Billionaire Carl Icahn Butts Heads With Caesars Board On Casino Sale
The Caesars Entertainment Board of Directors is not pleased with billionaire Carl Icahn’s eagerness to make a sale and dispose the casino chain. Investor Icahn and the Board are reportedly disagreeing on the share prices of America’s largest gaming company Caesars, amidst the $6.2-billion firm’s on-going talks about a potential merger with rival casino operator Eldorado.
The 83-year-old mogul started the auction of the Caesars Casino chain at $13 a share. Eldorado, the operator of popular casino brands such as Lady Luck and Isle of Capri, had countered with a $10.50 a share bid in early June. While it looks like Icahn is inclined to accept the offer, the Board unanimously dismissed the proposal as too low.
Icahn owns a 28.5 stake in Caesars and has been one of the key forces who has pushed for the sale of Caesars. Eldorado disclosed earlier this week that it sold about $385 million in assets, casinos and real estate. The proceeds from the sale are expected to go towards Eldorado’s stock-and-cash offer for Caesars, which is also the parent company of Harrah’s and Bally’s.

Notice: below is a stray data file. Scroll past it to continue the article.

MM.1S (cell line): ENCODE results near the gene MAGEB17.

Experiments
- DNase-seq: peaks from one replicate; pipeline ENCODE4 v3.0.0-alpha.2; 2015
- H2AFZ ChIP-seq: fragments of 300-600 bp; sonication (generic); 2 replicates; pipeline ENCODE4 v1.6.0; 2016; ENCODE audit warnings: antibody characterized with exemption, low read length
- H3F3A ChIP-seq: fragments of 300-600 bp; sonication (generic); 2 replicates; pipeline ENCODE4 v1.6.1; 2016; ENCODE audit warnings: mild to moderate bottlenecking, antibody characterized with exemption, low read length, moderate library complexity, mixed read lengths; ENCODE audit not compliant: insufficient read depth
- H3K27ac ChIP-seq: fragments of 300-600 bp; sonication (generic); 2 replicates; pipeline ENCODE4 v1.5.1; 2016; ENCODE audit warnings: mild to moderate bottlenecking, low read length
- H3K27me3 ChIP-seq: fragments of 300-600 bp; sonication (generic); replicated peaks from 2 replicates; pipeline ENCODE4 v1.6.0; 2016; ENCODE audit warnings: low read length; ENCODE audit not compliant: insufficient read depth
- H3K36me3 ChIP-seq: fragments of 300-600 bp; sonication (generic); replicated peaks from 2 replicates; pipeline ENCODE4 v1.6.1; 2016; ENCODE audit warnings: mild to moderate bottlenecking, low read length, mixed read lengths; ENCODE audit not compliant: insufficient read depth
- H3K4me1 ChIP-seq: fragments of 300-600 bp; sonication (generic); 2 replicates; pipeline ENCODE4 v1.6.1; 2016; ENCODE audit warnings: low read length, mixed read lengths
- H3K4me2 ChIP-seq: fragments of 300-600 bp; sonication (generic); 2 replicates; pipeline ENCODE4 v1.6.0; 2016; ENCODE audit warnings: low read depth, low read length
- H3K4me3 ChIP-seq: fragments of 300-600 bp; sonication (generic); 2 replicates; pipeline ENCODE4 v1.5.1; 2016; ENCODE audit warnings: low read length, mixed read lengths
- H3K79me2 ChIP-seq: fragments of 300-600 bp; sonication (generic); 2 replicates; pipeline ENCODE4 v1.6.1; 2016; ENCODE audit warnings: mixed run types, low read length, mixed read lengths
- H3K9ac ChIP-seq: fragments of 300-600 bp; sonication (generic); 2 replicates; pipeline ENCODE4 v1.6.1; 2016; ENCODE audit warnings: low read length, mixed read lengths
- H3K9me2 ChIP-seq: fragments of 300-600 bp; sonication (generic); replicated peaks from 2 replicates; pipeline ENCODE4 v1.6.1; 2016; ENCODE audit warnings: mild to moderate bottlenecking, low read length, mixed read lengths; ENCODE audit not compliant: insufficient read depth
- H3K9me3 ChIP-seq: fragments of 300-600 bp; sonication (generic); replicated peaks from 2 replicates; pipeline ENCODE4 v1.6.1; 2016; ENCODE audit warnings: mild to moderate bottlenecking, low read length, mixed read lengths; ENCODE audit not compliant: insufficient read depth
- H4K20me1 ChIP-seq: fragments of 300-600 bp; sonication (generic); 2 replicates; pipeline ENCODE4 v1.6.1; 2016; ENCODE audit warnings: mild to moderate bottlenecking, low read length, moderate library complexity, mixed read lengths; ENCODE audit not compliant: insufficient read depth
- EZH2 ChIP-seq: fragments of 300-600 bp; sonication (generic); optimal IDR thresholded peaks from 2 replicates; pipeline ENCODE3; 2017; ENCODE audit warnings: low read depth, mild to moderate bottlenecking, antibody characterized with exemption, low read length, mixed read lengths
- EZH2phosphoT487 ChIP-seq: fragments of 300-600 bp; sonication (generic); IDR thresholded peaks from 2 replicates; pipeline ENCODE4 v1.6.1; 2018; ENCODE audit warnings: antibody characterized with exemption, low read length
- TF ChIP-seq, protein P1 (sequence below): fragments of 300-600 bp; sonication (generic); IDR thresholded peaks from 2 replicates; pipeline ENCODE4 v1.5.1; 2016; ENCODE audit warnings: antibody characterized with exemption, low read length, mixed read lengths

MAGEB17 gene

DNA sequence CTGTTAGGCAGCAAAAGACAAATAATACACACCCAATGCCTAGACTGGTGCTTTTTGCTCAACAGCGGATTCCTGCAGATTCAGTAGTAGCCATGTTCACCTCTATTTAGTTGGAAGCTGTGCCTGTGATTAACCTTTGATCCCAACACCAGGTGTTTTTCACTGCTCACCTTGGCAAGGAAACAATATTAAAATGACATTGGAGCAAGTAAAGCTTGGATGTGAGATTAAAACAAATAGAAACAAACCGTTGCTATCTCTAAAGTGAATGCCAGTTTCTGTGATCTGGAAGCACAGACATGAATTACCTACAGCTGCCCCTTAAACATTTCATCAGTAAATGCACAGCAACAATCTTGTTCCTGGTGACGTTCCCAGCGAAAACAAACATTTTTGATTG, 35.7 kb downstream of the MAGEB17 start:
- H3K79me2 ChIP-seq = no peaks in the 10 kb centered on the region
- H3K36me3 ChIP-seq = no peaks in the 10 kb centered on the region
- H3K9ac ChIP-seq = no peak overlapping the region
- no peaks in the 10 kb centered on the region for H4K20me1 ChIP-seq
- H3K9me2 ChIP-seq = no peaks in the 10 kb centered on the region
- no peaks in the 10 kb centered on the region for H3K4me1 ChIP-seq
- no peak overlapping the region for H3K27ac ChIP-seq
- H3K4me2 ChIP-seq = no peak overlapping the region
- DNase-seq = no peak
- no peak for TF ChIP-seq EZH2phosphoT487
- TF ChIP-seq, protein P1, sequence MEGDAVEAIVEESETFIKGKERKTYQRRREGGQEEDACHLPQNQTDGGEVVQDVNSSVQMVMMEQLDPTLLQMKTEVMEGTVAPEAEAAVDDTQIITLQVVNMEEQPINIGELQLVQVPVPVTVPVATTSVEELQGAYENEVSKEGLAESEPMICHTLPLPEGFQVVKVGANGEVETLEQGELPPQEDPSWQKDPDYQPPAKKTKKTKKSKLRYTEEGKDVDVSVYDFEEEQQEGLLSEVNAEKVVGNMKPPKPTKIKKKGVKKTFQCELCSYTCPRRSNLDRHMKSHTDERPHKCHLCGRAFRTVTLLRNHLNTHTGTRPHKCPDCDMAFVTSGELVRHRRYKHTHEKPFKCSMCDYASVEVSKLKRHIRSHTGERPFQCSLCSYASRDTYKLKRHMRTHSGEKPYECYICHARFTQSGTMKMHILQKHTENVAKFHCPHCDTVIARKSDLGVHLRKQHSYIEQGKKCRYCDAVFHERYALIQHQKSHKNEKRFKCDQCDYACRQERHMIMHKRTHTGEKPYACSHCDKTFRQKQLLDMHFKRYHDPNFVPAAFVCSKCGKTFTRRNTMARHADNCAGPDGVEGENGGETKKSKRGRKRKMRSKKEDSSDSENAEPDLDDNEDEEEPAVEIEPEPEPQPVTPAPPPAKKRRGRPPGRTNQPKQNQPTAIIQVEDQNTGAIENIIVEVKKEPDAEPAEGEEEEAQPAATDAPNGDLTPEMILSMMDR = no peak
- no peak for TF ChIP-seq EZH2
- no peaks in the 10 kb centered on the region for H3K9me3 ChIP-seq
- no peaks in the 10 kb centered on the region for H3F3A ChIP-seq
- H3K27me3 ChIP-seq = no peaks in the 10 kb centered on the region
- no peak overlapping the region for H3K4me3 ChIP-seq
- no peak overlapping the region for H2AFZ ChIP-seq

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Caesars’ Debt Being Leveraged In Sale of Shares
Caesars has more than $18 billion in net debt that will be assumed by its merged company. The casino company went through bankruptcy in 2015 after being weighed down by its liabilities.
Eldorado has stated that it is not very keen on taking on debt levels that exceeds 5.5 times which can be the reason why Icahn is pushing for a lower share price. Investment bank Jefferies said the debt may be leveraged to negotiate an offer price of under $12 a share.
A report from a Jefferies analyst showed that if Eldorado agreed on $11.50 a share, then the company would have a debt of 5.4 times its Ebitdar and have to assume $500 million in synergies. Sources say that the deal between Caesars and Eldorado is cutting close with the former trying to negotiate a share price that will please all their shareholders.
Icahn has a big stake in Caesars and with 3 appointees on the eight-member board on his side, he will most likely call the shots, given the fact that he has an influence on the new Caesars CEO. The billionaire investor acquired much of his Caesars stock in January for around $9 a share and many believe his sole purpose was to sell the company.